An alleged father of a child should not sign an acknowledgement of paternity if he's not certain he's the father. Wyoming allows 60 days to rescind (take back) an acknowledgement of paternity after it's been filed, unless a court has already ordered child support.

If more than 60 days have passed or child support has already been ordered, a man or woman that claims that the acknowledged father is not the biological father has to prove that the acknowledgement was only signed because of fraud, duress, or a material mistake of fact.

A challenge to paternity has to be filed within two years of the time the acknowledgement for paternity was filed with the office of vital records. You should consult an experienced Wyoming family law attorney if you want to challenge paternity more than 60 days after signing an acknowledgement.

Establishing Paternity in Court

If there is no agreement between the child's parents, a court can establish paternity. The person seeking to establish paternity should file a "Petition to Establish Paternity" in the district court of the county where either the mother, alleged father, or child lives.

If you want the court to also address custody, visitation, and child support, you should state that in your petition as well. You'll need to serve a copy of the petition on the other parent; the district court clerk's office can help you with your options to serve the parent.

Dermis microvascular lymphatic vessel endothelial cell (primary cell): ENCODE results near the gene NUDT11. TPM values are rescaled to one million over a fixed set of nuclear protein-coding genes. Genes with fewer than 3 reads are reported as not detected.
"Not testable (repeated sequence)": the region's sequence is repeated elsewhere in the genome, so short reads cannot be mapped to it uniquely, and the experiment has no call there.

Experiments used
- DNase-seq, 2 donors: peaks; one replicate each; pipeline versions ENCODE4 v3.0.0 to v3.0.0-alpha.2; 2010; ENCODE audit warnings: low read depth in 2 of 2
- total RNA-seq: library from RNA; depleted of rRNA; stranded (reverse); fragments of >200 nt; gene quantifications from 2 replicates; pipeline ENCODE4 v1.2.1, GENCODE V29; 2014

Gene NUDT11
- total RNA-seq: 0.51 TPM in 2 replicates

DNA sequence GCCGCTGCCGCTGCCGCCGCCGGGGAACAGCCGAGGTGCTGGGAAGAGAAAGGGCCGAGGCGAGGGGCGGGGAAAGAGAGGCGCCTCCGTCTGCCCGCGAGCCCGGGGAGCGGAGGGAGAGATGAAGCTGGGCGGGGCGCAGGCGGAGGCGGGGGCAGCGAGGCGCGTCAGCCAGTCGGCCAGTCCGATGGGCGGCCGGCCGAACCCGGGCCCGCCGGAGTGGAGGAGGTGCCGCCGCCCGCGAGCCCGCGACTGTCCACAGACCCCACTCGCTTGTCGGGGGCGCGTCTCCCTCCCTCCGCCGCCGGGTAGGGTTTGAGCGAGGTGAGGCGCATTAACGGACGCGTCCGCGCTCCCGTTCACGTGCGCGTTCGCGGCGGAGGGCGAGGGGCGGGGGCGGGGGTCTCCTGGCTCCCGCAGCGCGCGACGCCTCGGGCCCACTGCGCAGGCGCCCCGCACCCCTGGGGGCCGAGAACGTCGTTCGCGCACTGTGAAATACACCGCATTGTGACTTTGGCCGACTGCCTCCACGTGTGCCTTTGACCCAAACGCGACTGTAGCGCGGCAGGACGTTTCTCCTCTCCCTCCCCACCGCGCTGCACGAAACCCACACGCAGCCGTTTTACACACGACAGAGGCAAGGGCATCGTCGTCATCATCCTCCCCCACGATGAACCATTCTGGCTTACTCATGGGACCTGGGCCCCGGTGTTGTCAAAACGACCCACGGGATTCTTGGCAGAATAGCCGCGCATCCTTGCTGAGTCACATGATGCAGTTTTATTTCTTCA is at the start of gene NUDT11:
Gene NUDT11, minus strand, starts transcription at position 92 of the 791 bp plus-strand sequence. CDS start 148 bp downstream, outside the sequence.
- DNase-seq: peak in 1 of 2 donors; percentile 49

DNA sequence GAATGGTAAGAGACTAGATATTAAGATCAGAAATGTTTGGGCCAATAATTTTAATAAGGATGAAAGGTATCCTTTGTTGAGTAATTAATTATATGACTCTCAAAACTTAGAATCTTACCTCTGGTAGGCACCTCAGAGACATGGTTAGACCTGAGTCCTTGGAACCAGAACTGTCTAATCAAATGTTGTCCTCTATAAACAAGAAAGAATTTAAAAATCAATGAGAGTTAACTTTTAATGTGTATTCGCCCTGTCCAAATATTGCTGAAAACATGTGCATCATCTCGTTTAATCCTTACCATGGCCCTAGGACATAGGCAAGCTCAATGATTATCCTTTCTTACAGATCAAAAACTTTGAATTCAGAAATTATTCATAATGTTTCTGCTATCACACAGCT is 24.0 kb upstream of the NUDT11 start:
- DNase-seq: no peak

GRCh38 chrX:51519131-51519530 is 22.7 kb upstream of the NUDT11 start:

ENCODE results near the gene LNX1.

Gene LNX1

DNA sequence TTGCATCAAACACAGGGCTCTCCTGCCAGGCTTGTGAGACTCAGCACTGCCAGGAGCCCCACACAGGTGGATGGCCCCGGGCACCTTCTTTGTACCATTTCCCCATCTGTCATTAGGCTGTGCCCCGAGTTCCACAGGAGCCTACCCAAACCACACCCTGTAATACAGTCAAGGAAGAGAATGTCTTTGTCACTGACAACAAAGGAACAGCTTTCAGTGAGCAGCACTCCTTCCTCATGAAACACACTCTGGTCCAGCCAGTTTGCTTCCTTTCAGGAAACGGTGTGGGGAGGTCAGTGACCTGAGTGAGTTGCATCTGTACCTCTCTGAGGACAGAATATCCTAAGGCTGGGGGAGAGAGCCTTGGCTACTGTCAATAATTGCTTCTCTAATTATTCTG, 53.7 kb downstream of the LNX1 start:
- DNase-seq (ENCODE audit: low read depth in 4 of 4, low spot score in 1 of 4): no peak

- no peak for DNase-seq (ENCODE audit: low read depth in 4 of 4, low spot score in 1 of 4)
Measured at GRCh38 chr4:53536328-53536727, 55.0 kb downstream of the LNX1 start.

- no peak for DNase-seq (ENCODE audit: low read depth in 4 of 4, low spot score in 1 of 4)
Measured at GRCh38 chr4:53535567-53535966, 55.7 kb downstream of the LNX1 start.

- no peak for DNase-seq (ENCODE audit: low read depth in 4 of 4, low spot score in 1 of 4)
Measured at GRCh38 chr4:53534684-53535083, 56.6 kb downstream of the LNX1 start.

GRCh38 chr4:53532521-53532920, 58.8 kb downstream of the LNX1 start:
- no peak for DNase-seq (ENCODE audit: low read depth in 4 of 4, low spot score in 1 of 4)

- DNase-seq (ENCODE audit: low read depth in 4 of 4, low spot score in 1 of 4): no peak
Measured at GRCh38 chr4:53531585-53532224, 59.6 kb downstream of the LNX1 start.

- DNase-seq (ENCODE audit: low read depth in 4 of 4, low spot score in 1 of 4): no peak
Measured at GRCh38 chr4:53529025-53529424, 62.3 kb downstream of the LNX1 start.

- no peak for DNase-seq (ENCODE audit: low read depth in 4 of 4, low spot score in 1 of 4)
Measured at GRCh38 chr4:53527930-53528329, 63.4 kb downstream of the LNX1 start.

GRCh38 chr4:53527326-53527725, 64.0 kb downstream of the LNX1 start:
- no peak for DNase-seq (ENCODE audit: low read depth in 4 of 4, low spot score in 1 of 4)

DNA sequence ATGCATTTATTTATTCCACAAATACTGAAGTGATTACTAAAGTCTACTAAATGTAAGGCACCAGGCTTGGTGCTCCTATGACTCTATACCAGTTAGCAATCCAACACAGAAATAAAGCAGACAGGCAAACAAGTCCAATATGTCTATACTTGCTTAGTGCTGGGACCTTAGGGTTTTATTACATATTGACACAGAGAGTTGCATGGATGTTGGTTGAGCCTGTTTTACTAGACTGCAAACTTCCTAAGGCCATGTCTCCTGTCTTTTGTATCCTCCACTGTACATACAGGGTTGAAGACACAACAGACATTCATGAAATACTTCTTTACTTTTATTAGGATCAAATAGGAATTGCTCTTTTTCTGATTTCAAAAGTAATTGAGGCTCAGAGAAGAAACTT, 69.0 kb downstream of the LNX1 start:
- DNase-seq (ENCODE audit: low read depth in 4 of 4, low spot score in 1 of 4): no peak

Any of the following people can file a petition to establish paternity:

  • the child
  • the mother of the child
  • a man who may be the father of the child
  • a Wisconsin child support agency
  • an adoption or licensed child-placing agency, or
  • a guardian or other person appointed to represent one of the above individuals.

The court can order genetic tests to determine the child's father. The parents can agree to paternity after genetic tests, or at any other time during the case. If paternity is still in dispute, a judge will decide whether paternity has been established at a hearing.

The judge can also order legal custody, a visitation schedule, and child support at the paternity hearing, so if you're seeking any such orders, be sure to bring evidence and/or witnesses that are helpful to these issues.